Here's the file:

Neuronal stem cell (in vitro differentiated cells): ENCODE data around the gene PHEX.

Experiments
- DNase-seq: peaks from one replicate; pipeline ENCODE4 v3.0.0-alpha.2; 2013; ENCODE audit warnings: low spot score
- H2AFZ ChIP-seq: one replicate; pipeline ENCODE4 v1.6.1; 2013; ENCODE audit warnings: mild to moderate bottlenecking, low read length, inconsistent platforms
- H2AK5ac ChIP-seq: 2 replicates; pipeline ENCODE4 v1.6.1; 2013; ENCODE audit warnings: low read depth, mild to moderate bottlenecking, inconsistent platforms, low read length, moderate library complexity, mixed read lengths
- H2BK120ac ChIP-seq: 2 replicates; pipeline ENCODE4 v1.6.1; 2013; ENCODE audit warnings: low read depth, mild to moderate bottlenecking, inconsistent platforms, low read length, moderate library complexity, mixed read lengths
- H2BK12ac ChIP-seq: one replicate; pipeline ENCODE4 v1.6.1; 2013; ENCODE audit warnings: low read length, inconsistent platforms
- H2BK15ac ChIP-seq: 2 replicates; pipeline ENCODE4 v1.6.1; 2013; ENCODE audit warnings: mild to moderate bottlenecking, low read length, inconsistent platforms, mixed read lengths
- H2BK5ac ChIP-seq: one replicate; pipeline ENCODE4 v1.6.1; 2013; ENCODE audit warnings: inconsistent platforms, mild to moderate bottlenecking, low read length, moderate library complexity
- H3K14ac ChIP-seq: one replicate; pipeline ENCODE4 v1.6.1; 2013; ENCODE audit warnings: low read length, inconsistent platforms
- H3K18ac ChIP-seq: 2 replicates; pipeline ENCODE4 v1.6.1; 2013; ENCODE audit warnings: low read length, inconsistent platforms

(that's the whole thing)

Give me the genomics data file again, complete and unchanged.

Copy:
Neuronal stem cell (in vitro differentiated cells): ENCODE data around the gene PHEX.

Experiments
- DNase-seq: peaks from one replicate; pipeline ENCODE4 v3.0.0-alpha.2; 2013; ENCODE audit warnings: low spot score
- H2AFZ ChIP-seq: one replicate; pipeline ENCODE4 v1.6.1; 2013; ENCODE audit warnings: mild to moderate bottlenecking, low read length, inconsistent platforms
- H2AK5ac ChIP-seq: 2 replicates; pipeline ENCODE4 v1.6.1; 2013; ENCODE audit warnings: low read depth, mild to moderate bottlenecking, inconsistent platforms, low read length, moderate library complexity, mixed read lengths
- H2BK120ac ChIP-seq: 2 replicates; pipeline ENCODE4 v1.6.1; 2013; ENCODE audit warnings: low read depth, mild to moderate bottlenecking, inconsistent platforms, low read length, moderate library complexity, mixed read lengths
- H2BK12ac ChIP-seq: one replicate; pipeline ENCODE4 v1.6.1; 2013; ENCODE audit warnings: low read length, inconsistent platforms
- H2BK15ac ChIP-seq: 2 replicates; pipeline ENCODE4 v1.6.1; 2013; ENCODE audit warnings: mild to moderate bottlenecking, low read length, inconsistent platforms, mixed read lengths
- H2BK5ac ChIP-seq: one replicate; pipeline ENCODE4 v1.6.1; 2013; ENCODE audit warnings: inconsistent platforms, mild to moderate bottlenecking, low read length, moderate library complexity
- H3K14ac ChIP-seq: one replicate; pipeline ENCODE4 v1.6.1; 2013; ENCODE audit warnings: low read length, inconsistent platforms
- H3K18ac ChIP-seq: 2 replicates; pipeline ENCODE4 v1.6.1; 2013; ENCODE audit warnings: low read length, inconsistent platforms